The bolder and larger numbers on the site stick out highlighting the items that have been “Quipped,” really pointing you towards the main reason for the sites existence. The headline previous is more of a general description to be read once to understand, then never again.

The copy text is clean and easy to read due to plenty of line height and Georgia as the typeface.

Finally the quipped section is a lighter brown to take the focus and emphasis off of the element, with a contrasted bold / italics and some mild letter-spacing for a tad extra breathing room.

Done!

Those are the examples that I have found around the net. Are there any that I have missed? Remember, use these examples and the code to learn the techniques that these designers have mastered to enhance their work through typography. Do not outright steal any of it. If you fail to understand it I assure you that it will simply look out of place and detract from the design rather than add to it. And there are many great opportunities to use CSS and typography for great visual effects, don’t be so quick to jump to sIFR or images.

198 thoughts 10 Examples of Beautiful CSS Typography and how they did it…

  1. Wow. Great post! You just saved me a lot of ‘view source’… 😉 And also, quite a few of the sites I haven’t seen before…

    You’re absolutely right. sIFR is a great tool, but very easily misused – especially considering that CSS really has some great type-grooming abilities (most of which, by the way, sIFR lacks…)

  2. Very cool article. Thanks for this tips !

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  5. Hi,

    Nice examples – gives a new look at headlines and web.
    Your link on Coudal Partners should be http://www.coudal.com/

    /morten

  6. Very cool article, thanks for sharing!

  7. Pingback: links for 2008-06-04 - Chroniques du web

  8. Brilliant – some great inspiration there.

  9. Exactly what I need now !
    Thanks a lot for this article.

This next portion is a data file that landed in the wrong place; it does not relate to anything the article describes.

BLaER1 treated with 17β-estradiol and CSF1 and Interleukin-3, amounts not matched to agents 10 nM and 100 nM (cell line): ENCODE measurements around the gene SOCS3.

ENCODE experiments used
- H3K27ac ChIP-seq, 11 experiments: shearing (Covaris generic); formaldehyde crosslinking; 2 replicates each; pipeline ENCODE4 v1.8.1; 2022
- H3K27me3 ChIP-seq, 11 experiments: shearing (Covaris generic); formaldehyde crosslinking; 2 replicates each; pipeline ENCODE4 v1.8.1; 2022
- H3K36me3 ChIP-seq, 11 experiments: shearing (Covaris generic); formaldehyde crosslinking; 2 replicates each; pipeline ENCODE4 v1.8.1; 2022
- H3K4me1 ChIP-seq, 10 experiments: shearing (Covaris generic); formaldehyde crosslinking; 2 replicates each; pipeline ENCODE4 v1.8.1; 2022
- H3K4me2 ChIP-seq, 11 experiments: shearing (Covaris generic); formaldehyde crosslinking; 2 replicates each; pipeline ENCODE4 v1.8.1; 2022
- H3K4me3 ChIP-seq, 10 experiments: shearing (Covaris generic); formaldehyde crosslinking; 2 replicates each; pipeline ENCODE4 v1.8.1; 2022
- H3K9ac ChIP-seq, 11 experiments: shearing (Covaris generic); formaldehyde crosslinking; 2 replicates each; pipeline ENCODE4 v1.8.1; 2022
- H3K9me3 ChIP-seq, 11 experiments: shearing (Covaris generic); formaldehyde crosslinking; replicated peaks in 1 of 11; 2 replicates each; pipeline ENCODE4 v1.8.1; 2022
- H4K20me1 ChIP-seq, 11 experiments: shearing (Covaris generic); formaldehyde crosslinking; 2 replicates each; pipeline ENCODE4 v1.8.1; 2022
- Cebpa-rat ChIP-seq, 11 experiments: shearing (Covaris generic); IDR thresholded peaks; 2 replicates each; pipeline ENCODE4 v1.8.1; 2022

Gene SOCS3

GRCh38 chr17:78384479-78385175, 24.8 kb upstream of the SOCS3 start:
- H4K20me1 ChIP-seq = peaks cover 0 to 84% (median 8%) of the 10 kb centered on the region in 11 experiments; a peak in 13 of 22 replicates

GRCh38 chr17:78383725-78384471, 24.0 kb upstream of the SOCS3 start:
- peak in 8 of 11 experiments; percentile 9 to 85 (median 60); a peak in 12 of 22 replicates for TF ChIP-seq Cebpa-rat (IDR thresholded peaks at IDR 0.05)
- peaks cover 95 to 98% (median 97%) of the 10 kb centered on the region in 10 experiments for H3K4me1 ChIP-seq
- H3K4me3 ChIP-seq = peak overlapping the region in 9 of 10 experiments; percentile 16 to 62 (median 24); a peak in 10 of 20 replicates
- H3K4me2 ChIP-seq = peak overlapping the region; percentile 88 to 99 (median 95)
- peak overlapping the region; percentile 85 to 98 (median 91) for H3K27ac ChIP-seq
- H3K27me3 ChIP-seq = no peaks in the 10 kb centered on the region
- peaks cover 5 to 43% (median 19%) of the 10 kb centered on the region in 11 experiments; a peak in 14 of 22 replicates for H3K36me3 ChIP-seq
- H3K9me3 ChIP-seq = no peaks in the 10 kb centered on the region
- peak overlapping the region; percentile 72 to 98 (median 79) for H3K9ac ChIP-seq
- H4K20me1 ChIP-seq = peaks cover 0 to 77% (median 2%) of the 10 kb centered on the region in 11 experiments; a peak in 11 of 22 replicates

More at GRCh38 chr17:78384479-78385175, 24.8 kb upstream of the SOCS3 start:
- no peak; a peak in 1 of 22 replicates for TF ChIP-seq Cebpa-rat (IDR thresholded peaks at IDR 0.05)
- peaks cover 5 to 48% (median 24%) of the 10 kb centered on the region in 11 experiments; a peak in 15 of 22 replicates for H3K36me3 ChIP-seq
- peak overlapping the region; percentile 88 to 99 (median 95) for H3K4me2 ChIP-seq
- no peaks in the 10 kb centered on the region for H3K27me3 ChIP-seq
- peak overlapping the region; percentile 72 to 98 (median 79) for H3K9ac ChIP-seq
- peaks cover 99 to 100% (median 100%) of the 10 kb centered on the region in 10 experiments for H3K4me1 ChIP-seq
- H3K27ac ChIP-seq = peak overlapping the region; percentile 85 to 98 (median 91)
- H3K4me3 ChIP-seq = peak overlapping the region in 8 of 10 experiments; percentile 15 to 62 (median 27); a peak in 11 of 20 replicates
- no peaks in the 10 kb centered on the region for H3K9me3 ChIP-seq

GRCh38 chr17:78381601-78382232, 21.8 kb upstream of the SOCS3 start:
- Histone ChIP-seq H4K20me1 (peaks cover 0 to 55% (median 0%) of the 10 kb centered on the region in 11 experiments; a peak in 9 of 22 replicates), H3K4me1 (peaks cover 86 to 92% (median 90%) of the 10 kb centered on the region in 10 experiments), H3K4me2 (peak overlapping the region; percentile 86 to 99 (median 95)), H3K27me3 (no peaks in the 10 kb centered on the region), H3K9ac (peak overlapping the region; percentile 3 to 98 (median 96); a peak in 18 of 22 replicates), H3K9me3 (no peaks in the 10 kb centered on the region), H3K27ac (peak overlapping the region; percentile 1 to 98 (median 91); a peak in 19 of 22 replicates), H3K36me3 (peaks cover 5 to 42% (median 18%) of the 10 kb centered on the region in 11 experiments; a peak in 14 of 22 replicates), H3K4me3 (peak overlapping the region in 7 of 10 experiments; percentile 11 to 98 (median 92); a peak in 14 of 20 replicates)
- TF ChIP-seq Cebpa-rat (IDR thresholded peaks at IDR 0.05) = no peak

10. Pingback: 10 ejemplos de bellas tipografía con CSS y sus códigos » Cosas sencillas

  11. I’ll use “7. Sroown” in the website that i’m doing for the contact section, thanks a lot! :)

    vega
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  13. Thanks for the feedback everyone. I hope it is all helpful, as it helped me at one point to have this “Ah Ha!” moment where I realized a lot of people were doing great things in CSS that I knew looked great but I wasn’t sure why…

  14. Good list – however none of these sites really even really even tap the power of CSS and text. Head to webdesignerswall at

    http://www.webdesignerwall.com/tutorials/css-gradient-text-effect/

    and take a look at how easy it is to apply simple effects to your text via your stylesheet.

  15. That is a great tutorial Jason, thanks for the link. Although I think we are talking about two different things. This article was more about elegantly and beautiful type, where WDW was showing some unique graphical effects you can ADD to type. Slightly different…

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  18. Wonderful list, it still amazes me today how willing everyone in our field, web design, graphic design, search marketing is so willing to share information with the community.

    Thanks Alex!

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  20. hey..
    awesome stuff..
    never tot ..html wud be soo gud ..

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  22. WOW! Great article! I’m really in love with #3 and #6!

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  24. Thanks for featuring The Consultation on Human Sexuality. Being amongst such fine company makes me blush!

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  31. hey..
    awesome stuff..
    never tot ..html wud be soo gud ..

  32. Beautiful examples, thanks!!!

  33. I regularly dive into the CSS to see how people apply such great typography to their sites so your article is something of a timesaver this lunchtime :) I’m comfortable with vertical rhytm but still wonder at the mysteries / nuances of letter-spacing – this article helps. Thanks Ross.

    Regards, Karl

  34. …just a pity I can’t spell rhythm. lol

  35. Nice list and write up. Thank you for posting it.

    You could have called it “10 Examples of Beautiful Serif CSS Typography and how they did it… ” find another serif example (ALA, UXMAG) and put the one sans-serif example into another, separate list/posting.

    But, I’m not a regular here, so maybe you already have that. If so, kindly disregard this.